Mr. Smith Goes Underground

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There’s still no convincing Kleisner or Bugas. “The whole operating scenario will never be divulged,” says the hotel’s president, but he assures a visitor that “every single possible detail was given absolute consideration. A lot of people have reported that it wouldn’t work because dependents wouldn’t be there. Who says?” (There were even, Kleisner confides, provisions made for a few journalists.) Bugas refutes the idea that there wouldn’t have been time to get the representatives to White Sulphur Springs, pointing out that international tensions preceding a war would likely build in a gradual manner, over days and weeks. There were, he says, “very detailed and, to my way of thinking, very realistic plans” to get Congress here while the world’s diplomats were making their last, best efforts.

And that, insists Ted Gup, was always the biggest problem with the bunker. Any obvious departure by senators and representatives would have increased the likelihood of a nuclear exchange. The reason the bunker was finally not used in October 1962, he argues, is that Congress’s evacuation “at that moment of super-high crisis…would have sent a signal to the Soviet Union that we were about to launch a pre-emptive strike,” and they would have tried to beat us to it.

The Washington Post sat on Gup’s story for much of spring 1992, hearing out appeals from congressional leadership and the Washington security establishment. Only when it appeared that publication was imminent did Kleisner suggest that the legislative leaders scoop the paper with their own press conference: They could disclose the facility’s existence, say it was no longer necessary in the postCold War world, and “pin a few medals” on the people who’d run it. But Speaker Tom Foley’s staffer Mike O’Neil rejected Kleisner’s idea, expressing certainty that disclosure would be a small story of only passing interest.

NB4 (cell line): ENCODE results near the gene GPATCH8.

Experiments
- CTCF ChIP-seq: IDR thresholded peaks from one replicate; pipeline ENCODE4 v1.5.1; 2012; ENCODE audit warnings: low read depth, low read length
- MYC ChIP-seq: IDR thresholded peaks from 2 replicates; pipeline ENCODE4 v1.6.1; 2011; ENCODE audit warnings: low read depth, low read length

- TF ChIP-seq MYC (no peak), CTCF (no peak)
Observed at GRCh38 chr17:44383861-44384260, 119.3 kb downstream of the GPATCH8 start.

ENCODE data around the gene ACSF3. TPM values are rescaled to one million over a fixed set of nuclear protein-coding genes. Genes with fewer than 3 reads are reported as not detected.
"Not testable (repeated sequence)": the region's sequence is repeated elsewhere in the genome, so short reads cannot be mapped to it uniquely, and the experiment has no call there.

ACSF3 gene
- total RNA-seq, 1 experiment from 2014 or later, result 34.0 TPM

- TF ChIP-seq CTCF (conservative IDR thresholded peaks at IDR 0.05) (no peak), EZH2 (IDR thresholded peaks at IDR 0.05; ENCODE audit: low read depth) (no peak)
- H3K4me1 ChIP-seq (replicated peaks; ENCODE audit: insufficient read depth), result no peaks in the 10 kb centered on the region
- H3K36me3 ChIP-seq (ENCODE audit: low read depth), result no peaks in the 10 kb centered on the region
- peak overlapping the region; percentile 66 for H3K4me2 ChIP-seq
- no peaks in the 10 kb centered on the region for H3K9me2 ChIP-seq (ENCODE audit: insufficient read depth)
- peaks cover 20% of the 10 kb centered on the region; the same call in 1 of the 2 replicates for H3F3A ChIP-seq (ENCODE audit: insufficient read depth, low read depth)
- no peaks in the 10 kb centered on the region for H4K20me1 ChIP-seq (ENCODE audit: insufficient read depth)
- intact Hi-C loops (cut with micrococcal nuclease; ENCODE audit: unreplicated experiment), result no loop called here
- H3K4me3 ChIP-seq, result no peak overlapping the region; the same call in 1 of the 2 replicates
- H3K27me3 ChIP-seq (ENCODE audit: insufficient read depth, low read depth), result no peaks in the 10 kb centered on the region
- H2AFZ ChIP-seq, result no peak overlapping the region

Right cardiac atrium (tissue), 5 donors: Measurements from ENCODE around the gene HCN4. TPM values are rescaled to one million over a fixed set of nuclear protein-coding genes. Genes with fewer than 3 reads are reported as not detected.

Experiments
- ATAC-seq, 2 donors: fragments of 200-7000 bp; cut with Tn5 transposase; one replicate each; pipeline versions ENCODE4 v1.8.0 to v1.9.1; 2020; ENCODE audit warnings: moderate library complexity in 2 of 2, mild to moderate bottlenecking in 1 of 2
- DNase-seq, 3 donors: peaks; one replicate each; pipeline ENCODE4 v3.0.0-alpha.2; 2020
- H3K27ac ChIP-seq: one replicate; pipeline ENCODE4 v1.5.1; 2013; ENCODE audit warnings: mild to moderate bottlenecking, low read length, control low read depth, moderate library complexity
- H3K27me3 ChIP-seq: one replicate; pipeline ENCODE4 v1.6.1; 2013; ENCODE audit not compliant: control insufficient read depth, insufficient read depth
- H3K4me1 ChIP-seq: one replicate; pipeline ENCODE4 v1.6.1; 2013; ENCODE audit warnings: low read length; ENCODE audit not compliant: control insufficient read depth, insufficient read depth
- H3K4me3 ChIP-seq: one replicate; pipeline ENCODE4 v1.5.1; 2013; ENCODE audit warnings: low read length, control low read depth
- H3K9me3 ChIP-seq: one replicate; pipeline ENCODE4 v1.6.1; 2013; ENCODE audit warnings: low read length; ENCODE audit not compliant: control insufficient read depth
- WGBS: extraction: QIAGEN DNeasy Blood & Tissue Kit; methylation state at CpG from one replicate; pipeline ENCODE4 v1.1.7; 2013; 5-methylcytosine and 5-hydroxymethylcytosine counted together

Katharine Graham, who had told those trying to squelch the piece that the Post would “do what is right,” published Gup’s report on May 31, 1992, as the paper’s Sunday-magazine cover story, under the title “Last Resort.” Contrary to what Mike O’Neil thought, the disclosure attracted enormous interest. Print journalists and television news crews descended on the Greenbrier, and within 24 hours of publication, Speaker Foley sent Secretary of Defense Richard B. Cheney a letter that recommended “ending support” for the compromised bunker. Mindful of public disgust over recent scandals involving the House bank and post office, members of Congress from both parties rushed to disassociate themselves from the bunker, whose connection to the Greenbrier led people hearing the first reports of it to imagine a posh retreat in which a select few citizens could ride out nuclear winter.

 

The bunker’s old TV shop now services the Greenbrier’s televisions, and the old white Forsythe shed houses the hotel’s retail operation, filling mail orders for chocolates and gold charms from the fifty still-unbombed states. Most of the shelter’s bunk beds have gone to Fort Bragg.

Fritz Bugas now hires and trains the tour guides and occasionally conducts high-profile visitors through the facility; George Bush and Margaret Thatcher both have come to have a look. Bugas also has cordially shown off the bunker to his old nemesis Ted Gup, currently a professor of journalism at Case Western Reserve University and the author of The Book of Honor: Covert Lives and Classified Deaths at the CIA.

These days Bugas also makes use of his considerable charm as a lobbyist in the Greenbrier’s campaign to bring casino gambling to the resort. A legalization bill has passed the West Virginia legislature, but a much-contested proposed county referendum may ultimately determine whether blackjack and roulette tables find their way into the same Exhibit Hall where, had the bunker been activated, congressional staffers would have done their work. Gup counts Bugas a likable and “very patriotic guy” but is a bit scornful of the Greenbrier’s present ambitions. Kleisner in particular took “such a high and holy stand” with the reporter over what he was doing, and “if it’s a shrine,” says Gup, “one does not reduce it to a casino.…I find it a little bit hypocritical and venal.” The reporter himself regards the bunker as “a wonderful emblem of an era,” a well-intentioned project that may have been unworkable but was never a boondoggle. Today’s security threats—terrorism, ultranationalism—may be different from the Cold War’s, but Gup thinks government would be “remiss” not to address them. The unthinkable still has to be thought, and he sees “every reason to believe that there are other equally exotic and creative contingency plans on the books.”